There was one post in particular that made the rounds on social media. It carried a photo of Ranil and it bore the following caption: “I may not carry your baby, but I care more for your child’s future than those who can.” An entire generation who had grown to admire the man on the basis on his school tie, and elitist credentials, voted for the UNP believing in that message. It was simply too hard to resist.

Where are we now, though? Closer to Reid Avenue, yet far, far away from Sri Lanka.

For three years, the UNP spread the myth that only those who came from their class (and schools) could do and deliver. Well, it turned out that they could neither do nor deliver. The beliefs they bandied have, clearly, gone to the dogs. While I do not claim this is the reason behind the indifference of the people towards the perceived illegality of Maithripala Sirisena’s appointment of his old foe, I would say that the politics of Reid Avenue, which estranged us all from this government, added fuel to the fury of the common citizen. It has undressed itself, and failed. “The people”, whom Mangala Samaraweera claims are on “their side”, have given up on them. And why? Because the UNP and those “Old Boys” have done them all in.

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Latest comments

  • 21

    A good article.

    In this country what you see is not the reality. Ranil is trying to hide behind the concepts of a parliament and a political party to continue his ego trip ( 40 year old) and the domination by a tiny clique.

    More than half the UNP MPs are from Royal College ! Do our people vote for Royalists when ever they contest ? Or is Ranil having a stranglehold on the UNP, forcing Royalists down the throat of the people ?

    In this reality, what good is a parliament which is a top down arrangement ? A collection of old Royalists ! It is best to destroy at least one hypocrisy by chasing Ranil and his boys out. The West should await the next elections which will show how unpopular Ranil and UNP are.

    • 4


      This is hypocrisy at best from Ranil and his clique. They are crying about democracy and the constitution. None of this came to play when Ranil was appointed PM in 2015. Ranil accepted the position of PM with his usual sense of entitlement and was glowing like a peacock. The constitution was an inconvenient truth the.

      The past 3+ years, what the people saw was Sirisena doing everything to keep the Rajapakshas at bay and Ranil trying to solidify his claim to the throne that has eluded him so far. All the while, robbing the people blind and gifting themselves with every conceivable luxury they felt they were entitled to. It wasn’t lost on the people that while doing all this, they were selling national assets for cents on the Rupee to enrich themselves and asking everyone to tighten their belts.

      Ranil is a pariah. Unfortunately, he will be a Member of Parliament for life as long as we have the preferential voting system and the backdoor entry known as the National List.

  • 17

    Yes, UNP screwed it big time, but I think is still a better option than Rajapakse, Maithree combination . Are you so bankrupt to quote that humbug Dayan J who is advising from Russia Mahinda on how to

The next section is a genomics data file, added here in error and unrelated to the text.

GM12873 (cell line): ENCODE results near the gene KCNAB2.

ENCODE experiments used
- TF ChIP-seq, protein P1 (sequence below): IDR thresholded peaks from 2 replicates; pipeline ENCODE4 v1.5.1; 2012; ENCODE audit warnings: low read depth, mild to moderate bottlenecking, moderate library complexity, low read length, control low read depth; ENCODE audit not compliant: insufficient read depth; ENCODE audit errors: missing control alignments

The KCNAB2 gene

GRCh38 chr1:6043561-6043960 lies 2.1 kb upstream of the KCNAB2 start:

seize power illegally. Uditha grow up. The country is going to be handed over to Rajapakse for an infinite number of bites of the cherry! Jumbo

  • 3

    Latin perhaps may not have been a subject taught at Royal College since early 60s.Yet every student including RW and his Royal corterie surely must be knowing at least the meaning of their school Motto ?

    ” Disce Aut Discede”

  • 3

    The bitter truth , at last .

  • 10

    Uditha Devapriya
    This is a pathetic lament typical of a parvenu suffering from a lack of self-esteem, and from feelings of inadequacy. In a country like Sri Lanka where the class system is still dominant, it can be quite tough for social climbers. What is your problem, young man? You seem to have a good education and your command of the ‘Kaduwa’ is excellent. Your writings reflect you’re intelligent, well-read, and can think critically. Accordingly, your articles on art, film, and literature, and on social issues in general reflect an open, liberal mind. But when it comes to Sri Lankan politics, you turn away from that liberal inclusiveness and openness and fall back on obligatory concepts like ‘rural,’ ‘Sinhala,’ and ‘Buddhist,’ etc. The danger is you can go down to the level of people like Nalin De Silva – the dinosaur who rejects science as something ‘foreign and western.’ These ambivalent ideas smack of authoritarianism and intolerance. That is why you seem to endorse Dayan’s racist comment, “affronted the national identity of a majority.” What the hell is that? So I ask you again. What is your problem? Is it the fact that you couldn’t go to Royal College, and came up through some glorified tutory run by Suddhas AKA international school?

  • 5

    Uditha, you are writing like a baby. The issue at stake is – do you hand over the country to Rajapakse clan and allow them to rob the country for another 50 years! Nothing else!

  • 3

    Unlike you he understands politics. The liberals need to get down from their high horse and should take a walk across the less fortunate areas of Colombo. The problem we “the majority of people have” is that the government did nothing to help the starving and the poor while they having a marvelous time in Colombo 7. The government was given the mandate by the people in 2015 to get the house in order and root out corruption. They did neither and now Mangala is asking the people to come and protest for them? As an observant Sri Lankan said “Kela unahama witharada api enne one?”.

  • 0

    Great analysis! Somebody needs to take out a paintbrush and paint the concepts Uditha speaks about- abstract or realism, so we never sin again! One large mural should do it.
    Ranil was never elected nationally. His cabinet was of a “quinary” sort, far removed from the democratic process due to the Masses. His idea was to implement the Western system and whip the masses to fulfill it.
    Rajapaksa has won – that is very obvious. The Masses can rest more easily. But we beg him to stop relying on excess Chinese loans and grants to fulfill his governorship. Enough of the infrastructure developments! What has been built so far, we hope he will revolve the polity around utilizing these systems and incorporate the people into participation. Value of the rupee has to be involved within that paradigm. Then we don’t need to go to the riche in the world and be at their mercy.